Hagel, once a fairly reliable Republican vote, has become an even bigger irritant to his party than Nelson is to his. Two weeks ago, he was one of only two GOP senators who voted with Democrats in support of an emergency war funding bill that would require the president to begin bringing troops home within four months.
On the day of the vote, the two senators, whose frosty relationship has endured since Hagel defeated Nelson in the 1996 Senate race, collaborated on an op-ed in the Omaha World-Herald that called the bill "a desperately needed adjustment" to U.S. policy in Iraq.
Hagel has faced particularly intense wrath from GOP loyalists in the state who have assailed him for breaking with the president. In a letter to the World-Herald, McCollister chided his onetime protege for making cause with lawmakers who have "a consuming, burning hatred of George W. Bush as their dominant legislative priority."
Nebraska's three GOP congressmen stuck with their party in opposing a Democratic House measure last month that set a deadline for withdrawing combat troops.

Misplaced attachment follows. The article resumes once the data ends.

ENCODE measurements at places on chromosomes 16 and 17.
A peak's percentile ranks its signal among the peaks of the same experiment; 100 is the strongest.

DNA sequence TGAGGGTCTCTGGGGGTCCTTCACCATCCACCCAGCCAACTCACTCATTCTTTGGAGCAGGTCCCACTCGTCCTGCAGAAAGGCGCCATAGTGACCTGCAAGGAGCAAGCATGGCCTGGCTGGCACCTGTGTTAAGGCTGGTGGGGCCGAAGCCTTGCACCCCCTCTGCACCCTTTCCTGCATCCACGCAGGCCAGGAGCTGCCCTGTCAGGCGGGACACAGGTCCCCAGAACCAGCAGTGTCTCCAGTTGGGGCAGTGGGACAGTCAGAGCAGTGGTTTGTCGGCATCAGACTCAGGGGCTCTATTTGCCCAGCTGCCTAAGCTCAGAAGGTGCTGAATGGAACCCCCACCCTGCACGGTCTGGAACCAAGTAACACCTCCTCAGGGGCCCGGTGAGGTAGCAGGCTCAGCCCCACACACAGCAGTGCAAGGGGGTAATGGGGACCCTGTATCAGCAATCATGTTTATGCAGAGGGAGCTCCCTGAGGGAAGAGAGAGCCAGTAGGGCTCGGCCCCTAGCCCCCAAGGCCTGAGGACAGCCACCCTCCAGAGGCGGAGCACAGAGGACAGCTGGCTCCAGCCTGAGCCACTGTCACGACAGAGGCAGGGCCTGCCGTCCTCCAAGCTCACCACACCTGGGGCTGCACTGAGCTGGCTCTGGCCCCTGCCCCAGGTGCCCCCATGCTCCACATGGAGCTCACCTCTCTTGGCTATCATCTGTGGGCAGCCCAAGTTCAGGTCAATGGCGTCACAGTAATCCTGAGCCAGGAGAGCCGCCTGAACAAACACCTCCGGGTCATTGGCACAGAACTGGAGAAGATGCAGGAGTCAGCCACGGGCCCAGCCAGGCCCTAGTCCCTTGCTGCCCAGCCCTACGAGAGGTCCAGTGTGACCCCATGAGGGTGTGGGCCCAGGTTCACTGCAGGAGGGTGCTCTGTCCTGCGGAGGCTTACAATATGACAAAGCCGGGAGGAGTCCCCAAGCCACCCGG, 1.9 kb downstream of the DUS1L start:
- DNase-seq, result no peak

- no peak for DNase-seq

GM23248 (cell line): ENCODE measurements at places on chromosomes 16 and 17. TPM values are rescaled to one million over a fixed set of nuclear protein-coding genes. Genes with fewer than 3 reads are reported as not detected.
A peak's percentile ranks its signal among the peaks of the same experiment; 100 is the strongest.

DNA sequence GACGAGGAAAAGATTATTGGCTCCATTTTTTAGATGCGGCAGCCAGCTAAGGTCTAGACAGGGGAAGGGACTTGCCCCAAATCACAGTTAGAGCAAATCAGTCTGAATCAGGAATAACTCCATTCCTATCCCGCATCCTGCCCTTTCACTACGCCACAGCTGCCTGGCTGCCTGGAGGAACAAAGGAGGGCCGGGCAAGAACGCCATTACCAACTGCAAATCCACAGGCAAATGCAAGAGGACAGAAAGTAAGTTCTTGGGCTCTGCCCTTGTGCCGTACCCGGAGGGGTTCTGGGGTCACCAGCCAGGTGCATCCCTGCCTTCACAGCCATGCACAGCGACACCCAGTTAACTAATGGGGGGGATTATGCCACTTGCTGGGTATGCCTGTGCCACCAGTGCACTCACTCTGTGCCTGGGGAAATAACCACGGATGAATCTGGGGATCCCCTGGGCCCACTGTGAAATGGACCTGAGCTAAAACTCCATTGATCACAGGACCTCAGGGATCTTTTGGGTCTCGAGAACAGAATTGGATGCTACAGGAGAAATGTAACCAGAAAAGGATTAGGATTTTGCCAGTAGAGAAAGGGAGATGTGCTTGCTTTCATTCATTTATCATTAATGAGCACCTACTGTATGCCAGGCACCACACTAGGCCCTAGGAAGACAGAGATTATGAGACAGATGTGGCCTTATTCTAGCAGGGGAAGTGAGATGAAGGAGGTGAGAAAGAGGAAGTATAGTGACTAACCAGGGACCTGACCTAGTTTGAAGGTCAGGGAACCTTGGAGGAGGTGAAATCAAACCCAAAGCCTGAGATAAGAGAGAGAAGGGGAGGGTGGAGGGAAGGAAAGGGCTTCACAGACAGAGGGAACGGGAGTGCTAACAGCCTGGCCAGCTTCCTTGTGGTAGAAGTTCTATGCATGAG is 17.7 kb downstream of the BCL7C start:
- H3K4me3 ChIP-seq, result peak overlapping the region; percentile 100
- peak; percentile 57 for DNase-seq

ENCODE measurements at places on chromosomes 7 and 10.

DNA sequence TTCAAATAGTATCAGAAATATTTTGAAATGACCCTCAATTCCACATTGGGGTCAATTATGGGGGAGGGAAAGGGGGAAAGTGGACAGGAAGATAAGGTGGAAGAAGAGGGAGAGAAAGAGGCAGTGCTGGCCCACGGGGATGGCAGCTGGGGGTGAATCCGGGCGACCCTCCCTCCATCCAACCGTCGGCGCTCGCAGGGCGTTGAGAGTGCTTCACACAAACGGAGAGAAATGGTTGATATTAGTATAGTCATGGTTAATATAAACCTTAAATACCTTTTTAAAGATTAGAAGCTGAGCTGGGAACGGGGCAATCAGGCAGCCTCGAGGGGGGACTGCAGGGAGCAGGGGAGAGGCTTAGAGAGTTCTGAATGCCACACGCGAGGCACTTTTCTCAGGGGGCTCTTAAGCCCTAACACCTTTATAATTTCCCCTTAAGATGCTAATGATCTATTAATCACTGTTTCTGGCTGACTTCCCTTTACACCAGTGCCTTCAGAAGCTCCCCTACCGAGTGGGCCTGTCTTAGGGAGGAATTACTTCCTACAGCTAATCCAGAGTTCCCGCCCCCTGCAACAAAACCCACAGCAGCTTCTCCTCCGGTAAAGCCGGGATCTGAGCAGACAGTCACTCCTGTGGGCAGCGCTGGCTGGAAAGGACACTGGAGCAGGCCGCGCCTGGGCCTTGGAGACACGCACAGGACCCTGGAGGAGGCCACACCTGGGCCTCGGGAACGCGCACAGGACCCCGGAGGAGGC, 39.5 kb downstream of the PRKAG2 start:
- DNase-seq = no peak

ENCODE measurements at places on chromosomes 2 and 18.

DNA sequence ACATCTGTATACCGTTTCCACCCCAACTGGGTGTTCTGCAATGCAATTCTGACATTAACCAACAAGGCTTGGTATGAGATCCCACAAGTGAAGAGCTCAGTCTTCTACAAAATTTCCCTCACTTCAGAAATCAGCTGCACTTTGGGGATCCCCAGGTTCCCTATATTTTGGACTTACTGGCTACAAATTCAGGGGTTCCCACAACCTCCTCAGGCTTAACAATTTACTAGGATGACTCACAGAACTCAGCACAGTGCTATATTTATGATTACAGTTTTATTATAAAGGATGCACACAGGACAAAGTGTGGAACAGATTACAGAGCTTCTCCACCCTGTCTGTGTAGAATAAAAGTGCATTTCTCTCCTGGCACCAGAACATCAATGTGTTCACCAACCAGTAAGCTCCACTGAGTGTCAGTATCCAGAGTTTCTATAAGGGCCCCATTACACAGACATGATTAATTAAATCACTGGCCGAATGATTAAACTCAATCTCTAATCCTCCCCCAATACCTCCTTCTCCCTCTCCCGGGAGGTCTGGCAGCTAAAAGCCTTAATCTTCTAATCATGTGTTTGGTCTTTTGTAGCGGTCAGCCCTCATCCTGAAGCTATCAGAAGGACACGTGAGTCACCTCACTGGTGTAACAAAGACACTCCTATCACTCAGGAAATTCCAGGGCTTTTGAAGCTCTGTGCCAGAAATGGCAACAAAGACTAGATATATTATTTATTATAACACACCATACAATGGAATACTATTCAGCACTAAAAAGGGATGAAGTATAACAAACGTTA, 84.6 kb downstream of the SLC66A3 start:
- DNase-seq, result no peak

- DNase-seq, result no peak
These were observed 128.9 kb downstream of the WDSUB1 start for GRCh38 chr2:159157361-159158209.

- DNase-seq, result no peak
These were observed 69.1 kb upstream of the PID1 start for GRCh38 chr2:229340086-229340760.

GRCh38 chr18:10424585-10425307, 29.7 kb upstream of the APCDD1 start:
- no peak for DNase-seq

"I don't think we should tell the enemy what our plan is, and that's what I hear all across the district," freshman Rep. Adrian Smith told farmers and ranchers in McCook recently.
But Nelson and Hagel are speaking for a growing number of Nebraskans who are uneasy about the war.
"We don't see any end to it," said Gene Morris, who moved to McCook in 1961 and published the daily McCook Gazette for nearly two decades before retiring recently. "I think a lot of us think we're not doing what we're supposed to be doing."
Over a ground beef and sauerkraut sandwich popularized by German immigrants more than a century ago, Sehnert said he worries there isn't a clear mission anymore.
"You can just feel the fatigue factor developing," said Nelson, who returned to his hometown in February for Matheny's funeral.
Even some Nebraskans dismayed about the prospect of a withdrawal seem to respect their senators' willingness to challenge what the Bush administration is doing in Iraq.